Barriers to Strategy Implementation

Barriers to Strategy Implementation

Reza Aboutalebi (Royal Holloway, University of London, UK)
DOI: 10.4018/978-1-4666-9787-4.ch039
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Background

It is believed that the first Internet-based shopping system was invented by Michael Aldrich in 1979 that was used initially by the Tesco Company, the largest food retailer in the UK (Tkacz & Kapczynski, 2009). Although e-commerce has its own business features such as online transaction (See-To, Papagiannidis & Westland, 2014), online risk (Flanagin, Metzger, Pure, Markov, & Hartsell, 2014), information disclosure (Sharma & Crossler, 2014), and e-satisfaction (Wu, Gide, & Jewell, 2014), according to strategy guru Michael Porter (2001) developing exclusive strategies for Internet-based businesses that are independent from non-Internet-based strategies would be unwise and conflicting.

Due to various obstacles in implementing e-commerce strategies, Tesco and other first movers could not capitalize on the potential of online business (DaSilva & Trkman, 2014). Although pioneer companies were expected to face some difficulties in implementing e-commerce strategies, after more than 35 years many companies are still experiencing barriers in implementing e-commerce strategies or other strategies in online commerce.

In a pessimistic perspective Sparrow (2000) claims that the emphasis on simple contingencies, and the attempt to create a ‘fit’ against them is an illusion that does not match reality. In reality managers have to create, comprehend and manage a complex series of ‘dualities’ within their organizations. These are frequently counter-intuitive, such as the need to both differentiate and integrate the organization, to focus on low-cost as well as high value-added elements, and to enter into both competition and partnership within the same organization (Beynon-Davies, 2012). He states that few employees believe that the strategy would be implemented in line with the plan largely due to uneven and poor management skills, poor comprehension of roles, insufficient co-ordination, unclear lines of accountability and lack of commitment (Sparrow, 2000, p. 16).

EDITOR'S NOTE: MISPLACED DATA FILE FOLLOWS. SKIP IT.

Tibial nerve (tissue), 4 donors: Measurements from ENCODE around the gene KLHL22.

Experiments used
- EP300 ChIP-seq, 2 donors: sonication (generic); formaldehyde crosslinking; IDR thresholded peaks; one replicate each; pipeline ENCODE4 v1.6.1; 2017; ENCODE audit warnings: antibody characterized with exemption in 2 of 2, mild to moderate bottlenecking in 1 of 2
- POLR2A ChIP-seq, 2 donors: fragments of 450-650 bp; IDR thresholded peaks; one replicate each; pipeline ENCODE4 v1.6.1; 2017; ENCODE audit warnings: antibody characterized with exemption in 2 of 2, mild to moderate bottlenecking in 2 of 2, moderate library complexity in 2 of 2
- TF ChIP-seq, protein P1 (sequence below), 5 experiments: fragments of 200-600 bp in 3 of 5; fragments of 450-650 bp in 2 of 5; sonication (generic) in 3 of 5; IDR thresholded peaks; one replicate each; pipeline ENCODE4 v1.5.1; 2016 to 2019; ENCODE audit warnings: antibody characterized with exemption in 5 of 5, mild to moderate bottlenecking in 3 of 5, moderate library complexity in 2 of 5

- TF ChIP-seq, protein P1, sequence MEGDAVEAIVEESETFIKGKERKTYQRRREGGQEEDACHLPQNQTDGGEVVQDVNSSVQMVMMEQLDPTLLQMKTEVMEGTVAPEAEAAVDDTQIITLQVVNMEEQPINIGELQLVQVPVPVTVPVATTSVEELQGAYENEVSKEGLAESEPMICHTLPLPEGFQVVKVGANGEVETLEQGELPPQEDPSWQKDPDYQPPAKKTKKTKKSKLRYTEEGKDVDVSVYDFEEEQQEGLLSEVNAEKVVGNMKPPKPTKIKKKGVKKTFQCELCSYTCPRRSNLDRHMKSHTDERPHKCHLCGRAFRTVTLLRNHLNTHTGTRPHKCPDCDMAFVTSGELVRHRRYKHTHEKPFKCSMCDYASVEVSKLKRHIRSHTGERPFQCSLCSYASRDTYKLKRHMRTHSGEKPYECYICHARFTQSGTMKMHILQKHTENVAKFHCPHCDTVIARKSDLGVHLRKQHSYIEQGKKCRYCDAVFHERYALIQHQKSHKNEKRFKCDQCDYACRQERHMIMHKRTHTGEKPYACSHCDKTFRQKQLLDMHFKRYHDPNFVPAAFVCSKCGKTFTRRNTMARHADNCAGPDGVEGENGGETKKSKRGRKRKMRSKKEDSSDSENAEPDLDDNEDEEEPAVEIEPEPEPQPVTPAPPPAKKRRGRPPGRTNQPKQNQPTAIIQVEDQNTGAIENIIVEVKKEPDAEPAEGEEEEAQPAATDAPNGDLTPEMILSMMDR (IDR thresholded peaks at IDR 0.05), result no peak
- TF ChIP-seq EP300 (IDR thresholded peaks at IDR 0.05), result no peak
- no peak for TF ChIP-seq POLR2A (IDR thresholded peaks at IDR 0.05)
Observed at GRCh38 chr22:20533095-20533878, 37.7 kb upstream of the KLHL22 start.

Dearlove and Crainer (2014) who are more cynical than Sparrow, by questioning the rationality of strategy implementation, believe that by the time the strategies are implemented, the original problem has changed and new and significantly different challenges have emerged. This perspective is an unreasonable and counterproductive idea that would lead to organizational failure because organizations cannot and should not avoid strategy implementation and rely on day-to-day planning instead (Miyashita, 2014).

Key Terms in this Chapter

Internal Process Barrier: A faulty internal function or an intra-organizational matter that prevents damages or causes the demise of internal processing functions.

External Process Barrier: An issue that may disrupt inter-organizational processes.

Internal Outputs Barrier: An inner-firm issue that partly or totally hinders potential internal outputs of a strategy execution system.

External Feedback Barrier: A difficulty that can block or reduce access to undistorted external feedback.

External Inputs Barrier: An outer-organizational input that has a negative impact on the execution of e-commerce strategies or a difficulty that reduces positive effects of external inputs.

External Outputs Barrier: An internal or external factor that limits or damages external outputs.

Internal Inputs Barrier: An obstacle that originates from inside an organization and prevents smooth or full flow of entrants into the strategy implementation system.

Internal Feedback Barrier: A shortcoming that may harm frequent and fair flow of the feedbacks generated from inside an organization.

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